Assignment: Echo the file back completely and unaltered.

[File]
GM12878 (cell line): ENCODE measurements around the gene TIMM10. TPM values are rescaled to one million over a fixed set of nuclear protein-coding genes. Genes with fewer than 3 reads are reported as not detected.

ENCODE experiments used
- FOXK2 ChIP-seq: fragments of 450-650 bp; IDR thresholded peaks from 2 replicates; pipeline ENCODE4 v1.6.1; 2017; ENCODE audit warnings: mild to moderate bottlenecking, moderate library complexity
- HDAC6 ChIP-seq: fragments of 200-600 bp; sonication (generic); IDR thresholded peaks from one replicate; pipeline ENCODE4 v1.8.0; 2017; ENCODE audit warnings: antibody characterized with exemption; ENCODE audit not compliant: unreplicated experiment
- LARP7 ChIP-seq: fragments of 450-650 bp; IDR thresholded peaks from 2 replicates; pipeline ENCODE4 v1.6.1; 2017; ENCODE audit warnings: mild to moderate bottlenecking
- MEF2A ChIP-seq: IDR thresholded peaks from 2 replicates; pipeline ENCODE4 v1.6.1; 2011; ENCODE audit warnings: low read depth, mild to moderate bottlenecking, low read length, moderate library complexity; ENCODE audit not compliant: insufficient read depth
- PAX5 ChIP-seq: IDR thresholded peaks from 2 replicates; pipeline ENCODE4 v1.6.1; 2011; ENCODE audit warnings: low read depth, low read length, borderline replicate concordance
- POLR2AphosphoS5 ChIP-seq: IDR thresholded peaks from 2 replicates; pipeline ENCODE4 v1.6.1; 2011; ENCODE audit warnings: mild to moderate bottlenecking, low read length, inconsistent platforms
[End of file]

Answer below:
GM12878 (cell line): ENCODE measurements around the gene TIMM10. TPM values are rescaled to one million over a fixed set of nuclear protein-coding genes. Genes with fewer than 3 reads are reported as not detected.

ENCODE experiments used
- FOXK2 ChIP-seq: fragments of 450-650 bp; IDR thresholded peaks from 2 replicates; pipeline ENCODE4 v1.6.1; 2017; ENCODE audit warnings: mild to moderate bottlenecking, moderate library complexity
- HDAC6 ChIP-seq: fragments of 200-600 bp; sonication (generic); IDR thresholded peaks from one replicate; pipeline ENCODE4 v1.8.0; 2017; ENCODE audit warnings: antibody characterized with exemption; ENCODE audit not compliant: unreplicated experiment
- LARP7 ChIP-seq: fragments of 450-650 bp; IDR thresholded peaks from 2 replicates; pipeline ENCODE4 v1.6.1; 2017; ENCODE audit warnings: mild to moderate bottlenecking
- MEF2A ChIP-seq: IDR thresholded peaks from 2 replicates; pipeline ENCODE4 v1.6.1; 2011; ENCODE audit warnings: low read depth, mild to moderate bottlenecking, low read length, moderate library complexity; ENCODE audit not compliant: insufficient read depth
- PAX5 ChIP-seq: IDR thresholded peaks from 2 replicates; pipeline ENCODE4 v1.6.1; 2011; ENCODE audit warnings: low read depth, low read length, borderline replicate concordance
- POLR2AphosphoS5 ChIP-seq: IDR thresholded peaks from 2 replicates; pipeline ENCODE4 v1.6.1; 2011; ENCODE audit warnings: mild to moderate bottlenecking, low read length, inconsistent platforms